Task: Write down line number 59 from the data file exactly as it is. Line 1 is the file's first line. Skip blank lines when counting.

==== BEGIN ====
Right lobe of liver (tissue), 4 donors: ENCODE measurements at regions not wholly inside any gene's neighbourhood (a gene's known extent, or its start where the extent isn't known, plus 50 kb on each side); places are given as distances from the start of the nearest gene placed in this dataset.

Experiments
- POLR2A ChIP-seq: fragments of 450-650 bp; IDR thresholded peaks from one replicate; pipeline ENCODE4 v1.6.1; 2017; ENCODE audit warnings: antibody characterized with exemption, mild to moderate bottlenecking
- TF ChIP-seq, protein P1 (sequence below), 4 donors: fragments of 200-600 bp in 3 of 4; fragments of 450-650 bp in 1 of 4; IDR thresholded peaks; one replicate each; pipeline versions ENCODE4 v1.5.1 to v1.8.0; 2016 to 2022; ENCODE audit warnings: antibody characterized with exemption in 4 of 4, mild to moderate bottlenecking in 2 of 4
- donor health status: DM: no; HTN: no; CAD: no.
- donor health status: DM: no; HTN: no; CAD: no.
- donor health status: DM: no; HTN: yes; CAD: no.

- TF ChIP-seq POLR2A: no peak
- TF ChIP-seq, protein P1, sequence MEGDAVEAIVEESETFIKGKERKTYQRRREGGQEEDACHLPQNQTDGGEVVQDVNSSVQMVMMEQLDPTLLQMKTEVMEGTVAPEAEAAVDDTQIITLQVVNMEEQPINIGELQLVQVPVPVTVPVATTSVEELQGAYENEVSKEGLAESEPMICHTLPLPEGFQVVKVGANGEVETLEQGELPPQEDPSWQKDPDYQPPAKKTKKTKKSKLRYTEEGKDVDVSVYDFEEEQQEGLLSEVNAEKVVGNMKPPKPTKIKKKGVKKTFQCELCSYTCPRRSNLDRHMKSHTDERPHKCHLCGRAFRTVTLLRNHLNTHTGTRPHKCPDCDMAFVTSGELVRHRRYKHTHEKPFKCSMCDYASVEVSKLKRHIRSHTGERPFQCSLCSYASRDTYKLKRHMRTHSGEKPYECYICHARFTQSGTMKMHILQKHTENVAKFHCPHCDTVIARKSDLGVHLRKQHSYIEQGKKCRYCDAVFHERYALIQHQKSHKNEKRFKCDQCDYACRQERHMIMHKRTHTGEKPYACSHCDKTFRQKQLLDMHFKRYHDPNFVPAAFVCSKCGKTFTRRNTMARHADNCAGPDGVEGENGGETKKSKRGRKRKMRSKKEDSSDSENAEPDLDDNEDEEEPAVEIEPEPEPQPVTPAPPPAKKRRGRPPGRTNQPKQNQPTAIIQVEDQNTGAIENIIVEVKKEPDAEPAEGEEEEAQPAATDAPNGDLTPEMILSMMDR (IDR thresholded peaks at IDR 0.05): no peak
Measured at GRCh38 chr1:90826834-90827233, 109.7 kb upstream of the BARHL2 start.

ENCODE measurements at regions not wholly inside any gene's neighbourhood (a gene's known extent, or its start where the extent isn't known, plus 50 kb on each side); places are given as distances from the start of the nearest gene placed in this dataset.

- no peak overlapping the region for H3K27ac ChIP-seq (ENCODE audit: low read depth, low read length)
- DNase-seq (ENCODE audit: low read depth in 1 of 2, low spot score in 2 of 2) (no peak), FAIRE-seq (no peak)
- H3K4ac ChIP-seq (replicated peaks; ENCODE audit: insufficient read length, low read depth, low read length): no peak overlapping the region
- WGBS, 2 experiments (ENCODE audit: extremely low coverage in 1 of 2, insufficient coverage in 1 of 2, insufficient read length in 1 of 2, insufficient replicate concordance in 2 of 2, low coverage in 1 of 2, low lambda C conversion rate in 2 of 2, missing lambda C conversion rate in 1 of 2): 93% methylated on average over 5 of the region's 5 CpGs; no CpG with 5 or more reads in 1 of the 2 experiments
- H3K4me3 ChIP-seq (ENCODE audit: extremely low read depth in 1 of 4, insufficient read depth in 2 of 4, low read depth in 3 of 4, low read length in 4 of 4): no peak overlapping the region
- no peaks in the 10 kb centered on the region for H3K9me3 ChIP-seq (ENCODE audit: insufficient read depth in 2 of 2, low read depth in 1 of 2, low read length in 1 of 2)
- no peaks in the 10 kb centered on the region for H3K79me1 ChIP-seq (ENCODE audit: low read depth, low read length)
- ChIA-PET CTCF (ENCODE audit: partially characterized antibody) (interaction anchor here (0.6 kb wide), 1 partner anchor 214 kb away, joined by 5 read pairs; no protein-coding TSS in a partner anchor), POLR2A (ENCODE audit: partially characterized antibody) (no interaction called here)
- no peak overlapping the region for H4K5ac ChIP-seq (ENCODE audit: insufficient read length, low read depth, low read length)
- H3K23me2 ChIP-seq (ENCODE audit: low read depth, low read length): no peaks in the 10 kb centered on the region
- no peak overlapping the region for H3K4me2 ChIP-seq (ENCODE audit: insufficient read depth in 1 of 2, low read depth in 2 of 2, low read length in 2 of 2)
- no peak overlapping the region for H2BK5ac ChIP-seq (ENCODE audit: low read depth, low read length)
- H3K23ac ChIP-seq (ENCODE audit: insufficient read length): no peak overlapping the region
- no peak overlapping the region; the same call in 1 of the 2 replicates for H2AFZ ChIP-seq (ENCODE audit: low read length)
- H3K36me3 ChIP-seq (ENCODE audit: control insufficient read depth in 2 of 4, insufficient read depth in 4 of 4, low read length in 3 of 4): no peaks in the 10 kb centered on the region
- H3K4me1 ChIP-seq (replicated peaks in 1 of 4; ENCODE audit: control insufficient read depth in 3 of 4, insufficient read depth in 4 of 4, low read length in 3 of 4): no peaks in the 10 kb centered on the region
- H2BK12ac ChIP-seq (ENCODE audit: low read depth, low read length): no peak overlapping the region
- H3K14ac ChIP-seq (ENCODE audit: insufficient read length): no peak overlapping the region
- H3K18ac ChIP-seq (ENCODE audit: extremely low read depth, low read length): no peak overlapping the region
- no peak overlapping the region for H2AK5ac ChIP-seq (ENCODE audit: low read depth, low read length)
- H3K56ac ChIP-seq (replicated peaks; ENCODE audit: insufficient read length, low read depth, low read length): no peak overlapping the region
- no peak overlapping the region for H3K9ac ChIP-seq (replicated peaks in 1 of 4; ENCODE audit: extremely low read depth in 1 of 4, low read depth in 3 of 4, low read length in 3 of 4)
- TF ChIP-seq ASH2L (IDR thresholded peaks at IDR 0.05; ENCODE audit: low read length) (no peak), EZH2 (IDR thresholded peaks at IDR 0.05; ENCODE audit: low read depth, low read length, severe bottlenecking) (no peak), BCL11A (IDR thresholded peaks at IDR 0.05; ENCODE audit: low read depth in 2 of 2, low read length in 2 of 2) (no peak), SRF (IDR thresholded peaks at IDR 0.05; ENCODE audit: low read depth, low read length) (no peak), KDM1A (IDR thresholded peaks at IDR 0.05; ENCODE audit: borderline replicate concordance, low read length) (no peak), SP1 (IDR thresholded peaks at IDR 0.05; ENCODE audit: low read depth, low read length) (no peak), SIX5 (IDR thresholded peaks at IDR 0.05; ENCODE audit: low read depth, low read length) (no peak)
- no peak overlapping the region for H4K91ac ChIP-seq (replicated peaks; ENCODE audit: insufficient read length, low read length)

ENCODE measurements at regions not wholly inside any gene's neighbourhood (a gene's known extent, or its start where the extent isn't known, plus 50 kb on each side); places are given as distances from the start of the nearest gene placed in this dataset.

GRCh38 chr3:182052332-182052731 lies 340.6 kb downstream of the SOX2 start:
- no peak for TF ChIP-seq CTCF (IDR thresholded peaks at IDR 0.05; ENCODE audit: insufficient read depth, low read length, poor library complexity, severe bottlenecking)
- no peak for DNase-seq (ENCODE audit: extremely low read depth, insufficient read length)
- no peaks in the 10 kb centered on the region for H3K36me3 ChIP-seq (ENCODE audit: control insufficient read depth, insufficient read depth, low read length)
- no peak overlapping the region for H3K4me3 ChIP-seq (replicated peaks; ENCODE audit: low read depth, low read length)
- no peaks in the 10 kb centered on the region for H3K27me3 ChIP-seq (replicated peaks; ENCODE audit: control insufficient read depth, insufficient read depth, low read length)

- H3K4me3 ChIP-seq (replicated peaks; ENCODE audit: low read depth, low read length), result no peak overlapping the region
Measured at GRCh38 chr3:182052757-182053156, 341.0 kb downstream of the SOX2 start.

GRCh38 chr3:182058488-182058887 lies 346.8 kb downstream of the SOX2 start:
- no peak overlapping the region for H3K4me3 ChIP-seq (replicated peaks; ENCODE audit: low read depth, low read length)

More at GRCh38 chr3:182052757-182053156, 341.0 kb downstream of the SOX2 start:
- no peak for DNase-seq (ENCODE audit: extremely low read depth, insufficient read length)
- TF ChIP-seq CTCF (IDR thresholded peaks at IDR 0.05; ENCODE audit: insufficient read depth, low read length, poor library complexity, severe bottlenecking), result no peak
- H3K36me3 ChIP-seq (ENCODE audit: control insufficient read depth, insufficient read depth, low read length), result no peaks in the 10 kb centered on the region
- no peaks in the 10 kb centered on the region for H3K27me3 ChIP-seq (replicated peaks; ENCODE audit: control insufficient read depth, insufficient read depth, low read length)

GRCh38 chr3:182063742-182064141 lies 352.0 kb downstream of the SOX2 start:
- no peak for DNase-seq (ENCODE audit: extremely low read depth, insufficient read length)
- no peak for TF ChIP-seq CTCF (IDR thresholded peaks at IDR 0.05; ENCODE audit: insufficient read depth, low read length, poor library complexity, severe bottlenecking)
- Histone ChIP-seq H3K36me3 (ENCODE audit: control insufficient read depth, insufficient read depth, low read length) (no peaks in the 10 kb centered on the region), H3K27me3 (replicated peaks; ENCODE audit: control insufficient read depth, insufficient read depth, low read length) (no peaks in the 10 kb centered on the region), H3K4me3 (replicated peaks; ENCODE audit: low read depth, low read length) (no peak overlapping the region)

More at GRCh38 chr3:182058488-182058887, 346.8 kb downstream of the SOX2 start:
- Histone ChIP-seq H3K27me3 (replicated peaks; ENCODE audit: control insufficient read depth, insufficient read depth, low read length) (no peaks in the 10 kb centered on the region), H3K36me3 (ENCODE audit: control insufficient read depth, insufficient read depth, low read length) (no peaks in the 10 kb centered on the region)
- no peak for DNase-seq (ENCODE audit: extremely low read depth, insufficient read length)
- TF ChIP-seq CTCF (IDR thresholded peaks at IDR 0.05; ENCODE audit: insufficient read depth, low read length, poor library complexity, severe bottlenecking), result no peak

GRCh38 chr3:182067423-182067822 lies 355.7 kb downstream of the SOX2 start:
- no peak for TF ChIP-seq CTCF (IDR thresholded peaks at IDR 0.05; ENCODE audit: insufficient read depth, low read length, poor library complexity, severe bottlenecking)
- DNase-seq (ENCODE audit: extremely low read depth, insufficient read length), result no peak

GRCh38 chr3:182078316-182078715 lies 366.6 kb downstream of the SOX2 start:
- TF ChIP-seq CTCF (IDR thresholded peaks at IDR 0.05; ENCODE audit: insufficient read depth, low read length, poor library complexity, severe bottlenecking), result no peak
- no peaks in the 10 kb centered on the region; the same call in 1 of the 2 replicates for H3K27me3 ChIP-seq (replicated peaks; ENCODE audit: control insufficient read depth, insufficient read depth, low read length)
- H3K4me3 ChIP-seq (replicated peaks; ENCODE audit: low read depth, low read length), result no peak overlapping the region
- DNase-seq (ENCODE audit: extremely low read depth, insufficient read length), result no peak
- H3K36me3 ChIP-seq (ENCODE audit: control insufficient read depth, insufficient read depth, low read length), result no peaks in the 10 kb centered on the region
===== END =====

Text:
- TF ChIP-seq CTCF (IDR thresholded peaks at IDR 0.05; ENCODE audit: insufficient read depth, low read length, poor library complexity, severe bottlenecking), result no peak